Wednesday, May 16, 2018

Happy 10th anniversary, Go into the Story!

Scott Myers is the Cal Ripken of screenwriting.

Today marks the 10th anniversary of Scott's blog, Go Into The Story, a site for which no introduction will be adequate. Almost as soon as it came into existence, it was THE hub for everything screenwriting related. Scott not only has maintained a daily posting schedule since the beginning, he's maintained a routine of 4-6 posts a day for 10 years. These include features like The Business of Screenwriting, Reader Questions, Daily Dialogue, Script Breakdowns, Script Downloads, Interviews with working professionals, links and featured looks at the most important news in writing and the industry.... and much, much more.

It doesn't shock me that when Franklin Leonard was looking for an official blogger for The Black List, he went straight to Scott. I'd be hard-pressed to think of anyone who's given more to the aspiring screenwriter community so selflessly.

It's not easy maintaining a blog with a focus on writing. I've been blogging just over nine years and a few years ago I started feeling like I'd run out of things to say. Even just aggregating other articles and keeping the conversation going on some of these topics became too much to do while working full time and trying to advance my writing career.

Then I look at Scott, who's kept Go Into The Story running even after taking a job as Assistant Professor at DePaul University's School of Cinematic Arts, even as he takes time to be a mentor for the Black List Labs, and maintains private script workshops and Screenwriting Master Class. Heck, last year the man released 12 e-books about screenwriting. For free!

If it wasn't for Scott Myers, there's an excellent chance that far fewer of you would have ever been aware of me. I discovered Scott's blog almost exactly nine years ago, some four or five months after I started blogging. I think I was getting MAYBE 30-50 hits per day to the entire site back then.

I was trying to think of ways to extend my reach when I ran across GITS. I instantly recognized it as a treasure trove of screenwriting information. I was instantly addicted to this look behind the curtain from one of the writers of K9. He had a lot of great stories from his time in the industry and wasn't short on practical knowledge either. And back then, he was getting a lot of engagement in the comments. After reading for a few days, I noticed that Scott linked to other sites and would spotlight other screenwriting resources. I commented one whatever post was his featured post that day, keeping my fingers crossed that it would have the desired result.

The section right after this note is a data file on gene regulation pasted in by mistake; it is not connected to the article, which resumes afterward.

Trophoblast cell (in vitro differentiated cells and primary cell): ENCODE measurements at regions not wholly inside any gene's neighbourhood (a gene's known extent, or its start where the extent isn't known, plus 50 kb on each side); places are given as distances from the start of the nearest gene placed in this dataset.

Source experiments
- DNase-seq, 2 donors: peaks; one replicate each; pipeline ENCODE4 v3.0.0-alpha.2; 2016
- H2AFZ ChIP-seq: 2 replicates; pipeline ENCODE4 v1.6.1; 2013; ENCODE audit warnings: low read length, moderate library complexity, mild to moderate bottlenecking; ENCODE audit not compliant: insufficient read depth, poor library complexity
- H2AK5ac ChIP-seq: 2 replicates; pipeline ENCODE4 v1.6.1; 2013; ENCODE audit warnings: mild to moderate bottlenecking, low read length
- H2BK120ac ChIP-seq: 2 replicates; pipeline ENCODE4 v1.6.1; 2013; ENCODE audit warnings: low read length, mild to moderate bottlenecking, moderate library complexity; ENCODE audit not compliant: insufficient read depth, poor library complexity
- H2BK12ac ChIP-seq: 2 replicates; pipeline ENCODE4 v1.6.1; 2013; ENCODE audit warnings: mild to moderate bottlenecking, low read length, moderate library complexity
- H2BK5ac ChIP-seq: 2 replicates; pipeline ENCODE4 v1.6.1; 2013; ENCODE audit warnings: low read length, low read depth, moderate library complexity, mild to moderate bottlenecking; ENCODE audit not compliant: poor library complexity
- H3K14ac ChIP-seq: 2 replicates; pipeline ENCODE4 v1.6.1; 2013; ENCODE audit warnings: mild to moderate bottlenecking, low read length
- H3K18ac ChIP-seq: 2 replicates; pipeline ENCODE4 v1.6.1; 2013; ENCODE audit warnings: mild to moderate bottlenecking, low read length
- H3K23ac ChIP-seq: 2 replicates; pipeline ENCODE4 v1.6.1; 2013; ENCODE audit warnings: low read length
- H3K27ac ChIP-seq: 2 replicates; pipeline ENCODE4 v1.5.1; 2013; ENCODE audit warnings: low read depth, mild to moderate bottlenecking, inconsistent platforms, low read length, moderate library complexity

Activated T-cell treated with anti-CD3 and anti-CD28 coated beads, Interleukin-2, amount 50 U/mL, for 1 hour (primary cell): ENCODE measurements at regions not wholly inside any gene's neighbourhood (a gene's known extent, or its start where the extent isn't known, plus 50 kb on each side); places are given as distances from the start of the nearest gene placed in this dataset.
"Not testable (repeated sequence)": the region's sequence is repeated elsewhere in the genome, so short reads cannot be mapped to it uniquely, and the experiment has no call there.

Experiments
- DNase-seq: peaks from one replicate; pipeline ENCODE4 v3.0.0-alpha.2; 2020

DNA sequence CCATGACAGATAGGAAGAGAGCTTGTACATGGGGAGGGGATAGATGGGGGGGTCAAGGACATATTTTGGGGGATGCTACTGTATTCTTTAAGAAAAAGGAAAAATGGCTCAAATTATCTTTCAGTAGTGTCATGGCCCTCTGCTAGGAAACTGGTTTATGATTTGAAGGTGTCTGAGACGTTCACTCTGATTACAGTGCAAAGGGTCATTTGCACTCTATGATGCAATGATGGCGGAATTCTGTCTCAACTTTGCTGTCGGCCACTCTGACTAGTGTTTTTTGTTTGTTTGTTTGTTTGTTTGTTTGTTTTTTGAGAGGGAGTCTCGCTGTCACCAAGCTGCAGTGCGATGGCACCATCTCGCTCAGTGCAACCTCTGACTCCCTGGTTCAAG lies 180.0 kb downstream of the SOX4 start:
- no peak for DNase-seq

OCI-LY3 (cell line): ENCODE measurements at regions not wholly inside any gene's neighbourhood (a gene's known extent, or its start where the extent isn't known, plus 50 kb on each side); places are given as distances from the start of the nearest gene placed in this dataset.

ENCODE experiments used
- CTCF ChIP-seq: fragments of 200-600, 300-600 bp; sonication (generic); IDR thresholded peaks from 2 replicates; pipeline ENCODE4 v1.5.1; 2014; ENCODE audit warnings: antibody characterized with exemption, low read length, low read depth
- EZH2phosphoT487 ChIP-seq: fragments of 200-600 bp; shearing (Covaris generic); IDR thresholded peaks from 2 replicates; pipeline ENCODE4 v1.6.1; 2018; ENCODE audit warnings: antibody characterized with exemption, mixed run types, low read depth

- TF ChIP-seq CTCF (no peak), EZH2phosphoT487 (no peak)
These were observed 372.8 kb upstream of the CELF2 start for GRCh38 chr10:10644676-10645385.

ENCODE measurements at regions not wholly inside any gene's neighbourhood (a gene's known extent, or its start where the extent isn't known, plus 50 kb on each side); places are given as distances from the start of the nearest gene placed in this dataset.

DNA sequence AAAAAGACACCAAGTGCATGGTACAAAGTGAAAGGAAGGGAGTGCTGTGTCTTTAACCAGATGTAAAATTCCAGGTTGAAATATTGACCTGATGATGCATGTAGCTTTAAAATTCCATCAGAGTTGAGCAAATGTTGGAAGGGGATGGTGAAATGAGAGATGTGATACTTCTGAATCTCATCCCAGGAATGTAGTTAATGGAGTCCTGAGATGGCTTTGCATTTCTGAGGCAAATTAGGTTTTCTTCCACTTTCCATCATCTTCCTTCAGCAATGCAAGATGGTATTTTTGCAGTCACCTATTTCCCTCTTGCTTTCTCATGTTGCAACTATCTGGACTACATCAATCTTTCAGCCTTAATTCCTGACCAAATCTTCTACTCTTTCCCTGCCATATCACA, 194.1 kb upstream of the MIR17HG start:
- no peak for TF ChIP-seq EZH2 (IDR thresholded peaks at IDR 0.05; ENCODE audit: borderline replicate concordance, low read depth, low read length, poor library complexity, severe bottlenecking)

It did. I soon got a email from Scott. As I hoped, my moniker caught his interest enough that he followed it back to my blog and saw the few months of posts. I guess what he saw made enough of an impression that he was interested in finding out more about me. I got bold and asked if he could do a shout-out to my site in a future post and he offered to go one better and feature a brief interview with me. I barely knew the guy, but he treated me like a friend. It was my first experience with making friends as "Bitter."

When the interview went live, my traffic immediately jumped to about 500 and then quickly 800 visits a day. Over the years, it would steadily grow higher, but Scott's spotlight was responsible for the biggest percentage jump in my visibility and engagement. He put me on the map and I will be eternally grateful for that.

It would be over four years until I actually got to meet Scott face-to-face. By then we'd traded dozens of emails, often conversing about some of the big changes in screenwriting that were affecting aspirings. It was good to have a sounding board to help make sense of whatever the heck was going on with the then-new Amazon Studios and more than once, our conversations were centered on "What can we do to help good writers get better?"

Scott's students are a fortunate group, indeed. But everyone who's read GITS for the last ten years can also count themselves as beneficiaries of Scott's generosity. A kinder gentleman you could not meet, and a more enthusiastic screenwriting teacher you could not hope to find.

I bristle at the term "screenwriting guru," especially when it's applied to me. (When the Grim Reaper comes for me, I BEG you to make sure that term appears nowhere near my obituaries.) I recognize it's usually applied with good intent, but even so, it feels wrong to use that phrase in reference to Scott. I prefer to think of him as our Yoda.

Congrats on ten years in the blogosphere, Scott! Here's to another decade of encouraging young screenwriters!

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